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Non-transparent power in our societies

Social media as well as communication and handling day-to-day affairs on a variety of digital platforms have been a part of our daily lives already for a long time. The debate over whether social media is a threat or an opportunity for democracy has shifted to discussing how to minimise its risks and negative side effects. The polarisation accelerated by social media and the disinformation spread through social media channels are known to undermine social trust and erode democracy. However, they are not the only, or perhaps even the greatest, dangers of social media from a democracy perspective. The way digital giants use power in society is an issue that needs to be better understood and for which the rules of the game are only now being created. 

Digital platforms facilitate our daily lives, work and communication in numerous ways. They have allowed us to hold meetings, meet friends and partners, and attend lessons even during the isolation caused by the pandemic. However, their primary purpose is not to generate social good but to profit their owners by providing us with services that are interesting enough to make us active users. 

Powerful digital giants 

Digital giants such as Alphabet that owns Google or Facebook’s parent company, Meta, largely determine what kind of content we see online. Their platforms have their own rules governing who can publish and what can be published. Their terms of use, which few have actually read through, also tell us about the very extensive collection and use of our private data. There is a growing understanding of how the content we see affects us. It can be used to disrupt elections, increase confusion in a society, incite people against each other and gain support for certain views.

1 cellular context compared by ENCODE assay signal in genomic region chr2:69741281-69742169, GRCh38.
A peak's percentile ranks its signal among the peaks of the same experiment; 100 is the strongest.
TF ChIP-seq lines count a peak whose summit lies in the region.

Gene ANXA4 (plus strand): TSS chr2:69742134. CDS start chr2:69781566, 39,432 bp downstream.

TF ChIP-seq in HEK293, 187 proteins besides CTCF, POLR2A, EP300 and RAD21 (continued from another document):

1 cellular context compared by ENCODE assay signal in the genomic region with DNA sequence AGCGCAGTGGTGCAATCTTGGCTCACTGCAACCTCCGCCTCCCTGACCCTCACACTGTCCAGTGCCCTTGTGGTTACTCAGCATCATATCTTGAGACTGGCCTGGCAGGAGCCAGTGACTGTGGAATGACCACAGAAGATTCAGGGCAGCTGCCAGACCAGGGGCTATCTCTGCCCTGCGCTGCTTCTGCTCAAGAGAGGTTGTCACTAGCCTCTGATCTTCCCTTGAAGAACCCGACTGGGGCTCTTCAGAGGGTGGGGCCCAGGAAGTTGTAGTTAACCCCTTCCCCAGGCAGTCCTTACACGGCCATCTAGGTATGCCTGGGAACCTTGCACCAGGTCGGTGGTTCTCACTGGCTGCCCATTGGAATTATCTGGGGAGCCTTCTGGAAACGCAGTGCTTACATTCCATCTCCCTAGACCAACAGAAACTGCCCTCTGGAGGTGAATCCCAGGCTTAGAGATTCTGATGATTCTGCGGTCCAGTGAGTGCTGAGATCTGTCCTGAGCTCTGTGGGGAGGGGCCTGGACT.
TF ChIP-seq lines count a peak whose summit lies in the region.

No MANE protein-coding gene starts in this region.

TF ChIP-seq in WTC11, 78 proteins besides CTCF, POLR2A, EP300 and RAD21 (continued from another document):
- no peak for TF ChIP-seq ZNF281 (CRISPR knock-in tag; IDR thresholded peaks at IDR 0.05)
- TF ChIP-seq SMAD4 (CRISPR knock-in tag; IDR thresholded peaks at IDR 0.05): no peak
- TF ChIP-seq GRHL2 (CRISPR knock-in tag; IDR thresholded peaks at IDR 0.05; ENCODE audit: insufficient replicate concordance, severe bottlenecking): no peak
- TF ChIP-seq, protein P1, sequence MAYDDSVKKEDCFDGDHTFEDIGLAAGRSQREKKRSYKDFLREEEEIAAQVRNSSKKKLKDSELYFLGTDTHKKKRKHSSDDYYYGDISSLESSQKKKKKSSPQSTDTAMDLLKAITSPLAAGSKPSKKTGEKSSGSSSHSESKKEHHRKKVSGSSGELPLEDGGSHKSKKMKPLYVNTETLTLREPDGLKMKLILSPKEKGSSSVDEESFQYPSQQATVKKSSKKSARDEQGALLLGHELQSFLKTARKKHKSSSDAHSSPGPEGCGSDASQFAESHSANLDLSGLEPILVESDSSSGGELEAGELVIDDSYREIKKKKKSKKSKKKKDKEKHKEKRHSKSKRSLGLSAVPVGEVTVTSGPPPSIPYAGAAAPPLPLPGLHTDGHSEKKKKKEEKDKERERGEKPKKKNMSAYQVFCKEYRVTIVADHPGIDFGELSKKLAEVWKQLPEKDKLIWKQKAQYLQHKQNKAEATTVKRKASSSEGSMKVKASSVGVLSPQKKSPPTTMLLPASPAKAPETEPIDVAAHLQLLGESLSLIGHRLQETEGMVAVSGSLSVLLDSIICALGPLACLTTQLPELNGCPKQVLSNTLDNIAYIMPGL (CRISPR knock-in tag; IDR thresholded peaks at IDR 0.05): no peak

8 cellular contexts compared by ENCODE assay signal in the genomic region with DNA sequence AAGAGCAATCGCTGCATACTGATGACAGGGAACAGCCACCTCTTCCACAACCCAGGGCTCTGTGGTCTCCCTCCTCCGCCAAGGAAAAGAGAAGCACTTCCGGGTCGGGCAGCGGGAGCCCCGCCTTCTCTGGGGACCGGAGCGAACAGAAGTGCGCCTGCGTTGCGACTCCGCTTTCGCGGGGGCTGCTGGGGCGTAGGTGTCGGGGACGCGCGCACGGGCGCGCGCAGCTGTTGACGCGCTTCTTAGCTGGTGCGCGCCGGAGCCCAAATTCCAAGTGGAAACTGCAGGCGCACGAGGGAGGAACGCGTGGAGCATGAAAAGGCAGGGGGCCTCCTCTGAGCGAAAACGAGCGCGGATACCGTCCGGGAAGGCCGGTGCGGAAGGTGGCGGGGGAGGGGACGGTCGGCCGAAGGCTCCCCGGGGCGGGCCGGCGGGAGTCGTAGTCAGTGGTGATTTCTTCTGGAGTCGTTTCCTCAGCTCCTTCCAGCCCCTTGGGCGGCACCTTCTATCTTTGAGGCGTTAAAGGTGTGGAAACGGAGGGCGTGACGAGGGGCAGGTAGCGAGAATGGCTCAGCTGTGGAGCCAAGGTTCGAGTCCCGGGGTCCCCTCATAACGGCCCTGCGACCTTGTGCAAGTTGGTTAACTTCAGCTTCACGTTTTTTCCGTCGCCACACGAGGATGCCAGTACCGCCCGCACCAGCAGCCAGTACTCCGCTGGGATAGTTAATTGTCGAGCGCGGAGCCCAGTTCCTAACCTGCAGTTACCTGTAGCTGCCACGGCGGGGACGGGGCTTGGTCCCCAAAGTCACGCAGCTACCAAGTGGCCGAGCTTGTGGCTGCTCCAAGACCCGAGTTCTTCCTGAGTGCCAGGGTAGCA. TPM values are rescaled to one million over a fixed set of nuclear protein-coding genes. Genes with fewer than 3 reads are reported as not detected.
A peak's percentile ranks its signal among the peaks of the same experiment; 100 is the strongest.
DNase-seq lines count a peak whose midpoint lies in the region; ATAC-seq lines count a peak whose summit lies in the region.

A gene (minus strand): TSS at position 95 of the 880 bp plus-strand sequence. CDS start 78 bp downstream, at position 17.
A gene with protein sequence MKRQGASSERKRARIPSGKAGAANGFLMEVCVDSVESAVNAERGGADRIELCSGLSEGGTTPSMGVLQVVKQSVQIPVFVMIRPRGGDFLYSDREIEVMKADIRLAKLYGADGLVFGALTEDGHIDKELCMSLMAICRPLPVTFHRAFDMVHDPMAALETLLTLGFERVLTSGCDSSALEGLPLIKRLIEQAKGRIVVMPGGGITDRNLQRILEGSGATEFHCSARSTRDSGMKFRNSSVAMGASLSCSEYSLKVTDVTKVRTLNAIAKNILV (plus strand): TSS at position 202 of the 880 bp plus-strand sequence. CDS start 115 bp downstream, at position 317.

Decision-makers are not immune to online influencing, but specifically its target. Sitra’s Digipower investigation points out how the collection and use of decision-makers’ data can be a risk to democracy and how difficult it is to find out where the data ends up. Indeed, digital giants have great power – in some situations even greater than democratically elected decision-makers. 

Thus, a handful of people in certain companies’ management decide on the factors that affect the daily lives of all of us and even society and politics more broadly. Billionaire Elon Musk, who is considering buying Twitter, has declared himself a freedom of speech activist, and the possible acquisition has raised fears of an even wider spread of hate speech and disinformation on the platform. This is a good example of how much impact a small group – or even an individual – can have.

Digital giants have great power – in some situations even greater than democratically elected decision-makers. 

Digital giants are trying to convince us of their goodwill. Facebook founder Mark Zuckerberg, for example, has repeatedly stressed how the company takes the hate speech on the platform seriously and invests in content moderation in various ways, and emphasised the good effects of the platform, although internal documents leaked to the public in 2021 revealed huge shortcomings in content moderation especially in other languages than English. Can we trust the companies to remain benevolent and not actively seek to harm society? On the other hand, even a single dictator may (perhaps?) be benevolent, but few, if any, want enlightened autocracy. When the main goal is profit, democratic values can never be a priority. This was also emphasised by Frances Haugen, former employee and whistleblower behind the leak known as the Facebook Papers.